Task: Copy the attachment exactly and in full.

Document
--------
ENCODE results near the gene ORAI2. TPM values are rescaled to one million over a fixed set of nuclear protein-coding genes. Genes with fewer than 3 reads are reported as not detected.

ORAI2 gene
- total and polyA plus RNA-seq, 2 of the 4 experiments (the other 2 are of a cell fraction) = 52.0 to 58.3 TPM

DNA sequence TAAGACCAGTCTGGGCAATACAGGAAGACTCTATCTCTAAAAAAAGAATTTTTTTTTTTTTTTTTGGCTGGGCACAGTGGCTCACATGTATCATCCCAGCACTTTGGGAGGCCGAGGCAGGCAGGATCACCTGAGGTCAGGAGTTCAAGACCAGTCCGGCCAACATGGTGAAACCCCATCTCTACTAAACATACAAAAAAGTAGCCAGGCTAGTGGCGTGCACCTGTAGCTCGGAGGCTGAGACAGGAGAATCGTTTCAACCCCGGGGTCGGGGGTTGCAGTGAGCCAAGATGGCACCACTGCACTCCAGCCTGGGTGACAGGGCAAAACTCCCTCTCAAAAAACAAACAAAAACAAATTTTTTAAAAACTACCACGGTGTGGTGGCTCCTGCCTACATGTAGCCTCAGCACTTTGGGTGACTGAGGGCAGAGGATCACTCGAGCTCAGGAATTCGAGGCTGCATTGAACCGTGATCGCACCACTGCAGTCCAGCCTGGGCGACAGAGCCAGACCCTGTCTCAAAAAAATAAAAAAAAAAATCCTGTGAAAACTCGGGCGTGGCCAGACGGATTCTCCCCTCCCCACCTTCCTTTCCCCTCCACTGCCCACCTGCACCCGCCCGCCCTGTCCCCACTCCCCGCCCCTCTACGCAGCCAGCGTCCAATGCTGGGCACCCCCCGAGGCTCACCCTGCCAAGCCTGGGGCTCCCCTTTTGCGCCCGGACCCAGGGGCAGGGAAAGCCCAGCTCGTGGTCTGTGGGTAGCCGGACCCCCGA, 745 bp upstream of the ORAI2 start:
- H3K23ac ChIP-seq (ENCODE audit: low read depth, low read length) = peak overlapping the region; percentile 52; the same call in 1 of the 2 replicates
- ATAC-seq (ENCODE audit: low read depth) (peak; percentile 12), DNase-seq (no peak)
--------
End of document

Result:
ENCODE results near the gene ORAI2. TPM values are rescaled to one million over a fixed set of nuclear protein-coding genes. Genes with fewer than 3 reads are reported as not detected.

ORAI2 gene
- total and polyA plus RNA-seq, 2 of the 4 experiments (the other 2 are of a cell fraction) = 52.0 to 58.3 TPM

DNA sequence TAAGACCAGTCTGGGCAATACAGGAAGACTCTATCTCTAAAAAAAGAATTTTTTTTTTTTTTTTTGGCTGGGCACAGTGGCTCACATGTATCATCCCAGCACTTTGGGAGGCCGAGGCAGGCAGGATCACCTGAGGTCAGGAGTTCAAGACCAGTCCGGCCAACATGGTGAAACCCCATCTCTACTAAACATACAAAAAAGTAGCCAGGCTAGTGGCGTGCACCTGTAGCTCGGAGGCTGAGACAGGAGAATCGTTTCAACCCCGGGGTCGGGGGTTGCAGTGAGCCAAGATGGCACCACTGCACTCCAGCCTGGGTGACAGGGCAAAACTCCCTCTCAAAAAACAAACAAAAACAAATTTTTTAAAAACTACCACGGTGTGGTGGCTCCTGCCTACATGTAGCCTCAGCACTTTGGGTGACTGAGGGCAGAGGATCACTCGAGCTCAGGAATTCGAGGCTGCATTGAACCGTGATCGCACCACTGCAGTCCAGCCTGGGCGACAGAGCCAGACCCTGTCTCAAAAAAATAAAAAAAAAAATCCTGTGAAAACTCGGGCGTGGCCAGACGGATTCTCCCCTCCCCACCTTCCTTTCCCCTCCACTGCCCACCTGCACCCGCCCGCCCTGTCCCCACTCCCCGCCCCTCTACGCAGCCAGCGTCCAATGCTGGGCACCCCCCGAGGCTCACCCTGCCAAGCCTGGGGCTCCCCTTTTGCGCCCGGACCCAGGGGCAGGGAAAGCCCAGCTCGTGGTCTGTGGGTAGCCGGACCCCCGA, 745 bp upstream of the ORAI2 start:
- H3K23ac ChIP-seq (ENCODE audit: low read depth, low read length) = peak overlapping the region; percentile 52; the same call in 1 of the 2 replicates
- ATAC-seq (ENCODE audit: low read depth) (peak; percentile 12), DNase-seq (no peak)